Their 22 Charger was released in 2007 and is based on the 10/22 action rifle. Ruger market’s it as a plinker or competition firearm. You will receive an adjustable bipod for easier shooting along with your purchase of the pistol. The four options available on Ruger’s website all use .22 LR ammunition.

 

Reliability

With Ruger, you get a lot for your money. Their firearms are known for their reliability and quality of workmanship. In fact, it was problems with the reliability of the line—and lack of interest from consumers—that drove Ruger to discontinue their Red Label Shotguns.[8]

 

In order to back up their reputation, employees at Ruger test-fire every firearm that comes out of their production line to ensure that it works properly. They also “proof-test” every centerfire gun’s chamber. The proof load in these tests has a 50% greater pressure than the Sporting Arms and Ammunition Manufacturers’ Institute (SAAMI) maximum.[9]

 

            Warranty

Ruger’s firearms are very reliable. Yet, it is always a good thing to know what your warranty options are as a gun-owner. How does Ruger stack up to other manufacturers?

 

Unlike most of the manufacturers discussed on this site, Ruger does not offer a written warranty on their firearms. They claim that this is to avoid legal troubles based on the complicated and variable warranty laws.

 

Here’s what Ruger has to say on the subject:

 

“The Magnuson-Moss Act (Public Law 93-637) does not require any seller or manufacturer of a consumer product to give a written warranty. It does provide that if a written warranty is given, it must be designated as "limited" or as "full" and sets minimum standards for a "full" warranty. Sturm, Ruger & Company, Inc. has elected not to provide any written warranty, either "limited" or "full", rather than to attempt to comply with the provisions of the Magnuson-Moss Act and the regulations issued thereunder. There are certain implied warranties under state law with respect to sales of consumer goods. As the extent and interpretation of these implied warranties varies from state to state, you should refer to your state statutes. Sturm, Ruger & Company wishes to assure its customers of its continued interest in providing service to owners of Ruger® firearms.”[10]

 

Instead of a written warranty, Ruger stands behind all of their products by having a stellar customer service department. If you have a problem with your firearm, or it needs to be serviced, then you send your gun to Ruger. Their service department then determines whether your service can be completed for free or a reduced rate. Most reviewers indicate that Ruger rarely makes a customer pay for repairs. However, the company does include a pricing chart here.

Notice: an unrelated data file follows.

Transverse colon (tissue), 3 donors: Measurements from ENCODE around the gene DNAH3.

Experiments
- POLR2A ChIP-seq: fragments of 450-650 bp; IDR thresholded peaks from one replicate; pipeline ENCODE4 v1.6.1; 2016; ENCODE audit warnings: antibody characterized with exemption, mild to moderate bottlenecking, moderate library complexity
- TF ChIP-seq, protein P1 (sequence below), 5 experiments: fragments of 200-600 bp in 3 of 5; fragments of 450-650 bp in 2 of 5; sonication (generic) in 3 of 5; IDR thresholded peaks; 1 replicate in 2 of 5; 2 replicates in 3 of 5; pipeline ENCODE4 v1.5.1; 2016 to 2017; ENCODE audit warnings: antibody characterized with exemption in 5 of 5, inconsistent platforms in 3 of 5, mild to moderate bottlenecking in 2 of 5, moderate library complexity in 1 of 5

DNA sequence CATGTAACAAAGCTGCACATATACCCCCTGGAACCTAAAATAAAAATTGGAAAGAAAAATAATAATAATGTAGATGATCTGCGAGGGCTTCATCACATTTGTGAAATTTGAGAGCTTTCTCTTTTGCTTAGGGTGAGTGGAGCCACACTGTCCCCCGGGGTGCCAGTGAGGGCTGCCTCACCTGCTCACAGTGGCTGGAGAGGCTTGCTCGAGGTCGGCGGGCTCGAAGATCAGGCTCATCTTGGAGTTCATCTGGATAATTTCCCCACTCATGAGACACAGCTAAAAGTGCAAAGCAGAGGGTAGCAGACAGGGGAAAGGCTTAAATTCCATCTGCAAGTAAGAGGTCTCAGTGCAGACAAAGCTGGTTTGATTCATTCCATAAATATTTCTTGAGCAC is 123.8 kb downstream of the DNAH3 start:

If you have any questions about Ruger’s return or repair policy, you can go to their contact page to learn the best ways to get in touch.

 

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Conclusion

If you want a reliable, high-quality, American-made firearm, then you should take a long look at the offerings from Strum, Ruger & Company. The manufacturer has been a leader in the field since their beginnings in 1949. They have amazing offerings for pistols, revolvers, and rifles. In fact, there are so many options just in their pistol offerings alone that it is safe to say that anyone can find what they are looking for in Ruger’s catalog—except maybe a shotgun—so check them out today.

 

[1] “Sturm, Ruger & Company, Inc.” Company-Histories.com, http://www.company-histories.com/Sturm-Ruger-Company-Inc-Company-History.html (accessed May 9, 2018).

 

[2] CTD Blogger, “Sturm, Ruger & Company: A Brief History,” The Shooter’s Log (May 6, 2010), https://blog.cheaperthandirt.com/sturm-ruger-company-a-brief-history/ (accessed May 9, 2018).

 

[3] CTD Blogger, “Sturm, Ruger & Company: A Brief History,” The Shooter’s Log (May 6, 2010), https://blog.cheaperthandirt.com/sturm-ruger-company-a-brief-history/ (accessed May 9, 2018).

 

[4] Mary Yamin-Garone, “Facts About Ruger: History, Locations and Information,” Newsmax (April 28, 2015), https://www.newsmax.com/fastfeatures/guns-ruger-gun-history/2015/04/28/id/641210/ (accessed May 8, 2018).

 

[5] Russ Thurman, “U.S. Firearms Industry Today 2012,” Shooting Industry (July, 2012), https://shootingindustry.com/u-s-firearms-industry-today-2012/ (accessed May 2018).

[6] Dave Campbell, “A Look Back at the Ruger Red Label Shotgun,” American Rifleman (November 3, 2016), https://www.americanrifleman.org/articles/2016/11/3/a-look-back-at-the-ruger-red-label-shotgun/ (accessed May 8, 2018).

 

[7] Mary Yamin-Garone, “Facts About Ruger: History, Locations and Information,” Newsmax (April 28, 2015), https://www.newsmax.com/fastfeatures/guns-ruger-gun-history/2015/04/28/id/641210/ (accessed May 8, 2018).

 

[8] Randy Wakeman, “The Death of the Ruger Red Label II,” Chuckhawks.com (2015), https://www.chuckhawks.com/ruger_red-label-2_death.html (accessed May 8, 2018).

 

[9] Jason J. Brown. “6 Things You Might Not Know About Ruger,” NRA blog (March 21, 2017), https://www.nrablog.com/articles/2017/3/6-things-you-might-not-know-about-ruger/ (accessed May 8, 2018).

[10] Ruger FAQs, “Why No Warranty Card Has Been Packed with Your New Ruger Firearm?” Ruger.com (2018), https://ruger.com/service/faqs.html (accessed May 8, 2018).